I haven't forgotten about this guideline. I did a bunch of web research about authenticity this winter. It was a surprisingly hot topic. Apparently there are people out there who are trying to pass themselves off as authentic this or that when they are anything but.
Who'da thunk it?
But I can't worry myself with that stuff. The authenticity I'm concerned with this year as I keep this watchword in mind is all my own.
Learning to listen to the inner guide that lives in my heart hasn't been easy. Actually, the listening is easy as hell. It's the follow through that needs work. For example:
I hate the gym. I hate it with every fiber of my being and I make no attempt to hide it. I hate the treadmill. I hate the stationary bike. I hate, hate, hate the elliptical. They are so boring and pointless. They make me want to put my own eyes out with a spork. The thought of standing there in the constant pursuit of lifting ever heavier weights makes me want to run screaming into the night.
Well, maybe not actually run. Running hurts my ankles. I don't run. I can, however, waddle rather quickly when necessary.
So tell me why in the hell do I keep trying to go to the gym to get exercise? Because someone said that's how to do it.
I go. I do whatever ridiculous activity of my choosing feeling a fool the entire time. I feel a sense of hollow accomplishment. Then I go and do the same thing again. And again. And again. It's revolting and mind-numbing and I can't stand it.
And it's So. Not. Me. I tried so hard to like it. I tried so hard to feel a sense of accomplishment when I went from 20 to 30 minutes on the bike. Or that time I decided to do some intervals of light jogging during my dreadmill session. Did I mention I don't run? Yeah. That didn't pan out so well.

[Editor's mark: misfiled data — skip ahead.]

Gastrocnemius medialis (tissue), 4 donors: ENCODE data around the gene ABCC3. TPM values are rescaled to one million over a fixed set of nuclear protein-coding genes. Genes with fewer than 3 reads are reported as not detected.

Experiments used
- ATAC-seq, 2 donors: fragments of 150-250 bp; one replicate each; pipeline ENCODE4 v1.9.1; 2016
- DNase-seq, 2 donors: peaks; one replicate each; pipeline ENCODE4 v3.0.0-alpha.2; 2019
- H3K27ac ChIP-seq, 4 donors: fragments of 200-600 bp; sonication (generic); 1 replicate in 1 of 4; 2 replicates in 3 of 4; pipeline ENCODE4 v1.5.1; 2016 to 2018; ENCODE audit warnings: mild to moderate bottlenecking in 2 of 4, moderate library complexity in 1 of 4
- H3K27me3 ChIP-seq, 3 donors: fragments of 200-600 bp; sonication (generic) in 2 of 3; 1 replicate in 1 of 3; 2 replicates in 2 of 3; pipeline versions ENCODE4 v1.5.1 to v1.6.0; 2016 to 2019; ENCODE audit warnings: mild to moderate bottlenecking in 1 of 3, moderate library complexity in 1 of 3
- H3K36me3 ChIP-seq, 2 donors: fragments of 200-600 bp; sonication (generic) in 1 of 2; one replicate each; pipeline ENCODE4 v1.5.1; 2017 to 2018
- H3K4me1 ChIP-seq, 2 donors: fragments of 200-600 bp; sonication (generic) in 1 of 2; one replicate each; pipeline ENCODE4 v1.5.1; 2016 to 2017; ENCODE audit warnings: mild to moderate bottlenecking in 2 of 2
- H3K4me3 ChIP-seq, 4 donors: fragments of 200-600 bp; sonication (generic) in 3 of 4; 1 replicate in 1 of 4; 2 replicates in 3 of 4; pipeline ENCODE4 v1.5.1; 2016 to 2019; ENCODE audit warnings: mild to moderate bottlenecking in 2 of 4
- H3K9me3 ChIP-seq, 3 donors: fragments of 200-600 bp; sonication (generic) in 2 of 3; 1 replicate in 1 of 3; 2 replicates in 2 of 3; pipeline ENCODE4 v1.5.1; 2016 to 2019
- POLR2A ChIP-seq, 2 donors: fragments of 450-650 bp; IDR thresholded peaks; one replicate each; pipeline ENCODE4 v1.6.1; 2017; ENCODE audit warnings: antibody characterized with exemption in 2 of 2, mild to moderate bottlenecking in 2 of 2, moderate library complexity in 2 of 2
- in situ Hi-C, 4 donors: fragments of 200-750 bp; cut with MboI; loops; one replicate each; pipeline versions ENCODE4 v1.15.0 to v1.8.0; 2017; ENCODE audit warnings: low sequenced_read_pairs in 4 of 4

Therefore, as of right now, I've sworn off the gym. I've promised myself to never have to go again if I don't want to. I'm listening to my inner guide and she's saying, "Let. It. Go." I've done this before, I know. But this time, I mean it. I'm done.
Truth be told I don't have it in me to be that focused on my appearance anymore. Sure, I used to. But the thing I really want is good health. I know that some of that will come with weight loss. Frankly, I can't worry about that now. I'm more worried about what is going into my body than what is coming off. The quality and quantity of my meals. The fresh air. The fitness that comes from living a clean life and an doing honest day's work.
And, I learned something new.
The scale is a bitch. It lies. You think that weight you lost is fat, but it's probably not. It's more likely to be water and it will be back tomorrow or the next day. Sometimes if the scale isn't changing, your body is but that bitch won't tell you. In the end, the number your scale shows you when you step on board is only a representation of the effect of gravity on the physical mass of your body. Nothing more, nothing less. It is not your self worth. It is not a reflection of who you are as a person. It is not a definition of your attractiveness to the opposite (or not) sex. It is not the thing that lets you sleep well at night...more often, it's the reverse. And, if you do somehow manage to lose weight and get to the place you wanted to be, you won't stay there without constant vigilence.
I don't know if I have that kind of persistence in me.
No. No more. My life and my time are more valuable than that. I can't spend the time in relentless pursuit of something so pointless and fleeting. I've sorta drifted off center a bit. I'm righting my course now. Heading back to alignment with who I am...my authentic self. This doesn't mean I'm giving up. I will get smaller and healthier, but I have to do it my own way. I will find other metrics besides weight loss to measure my progress. Say, climbing the stairs at work without wheezing or finally being able to wear those slacks again. That would be a good start.
Because, really, if I actually get somewhere by trying to be someone or something I'm not, how long can I possibly hope to stay there?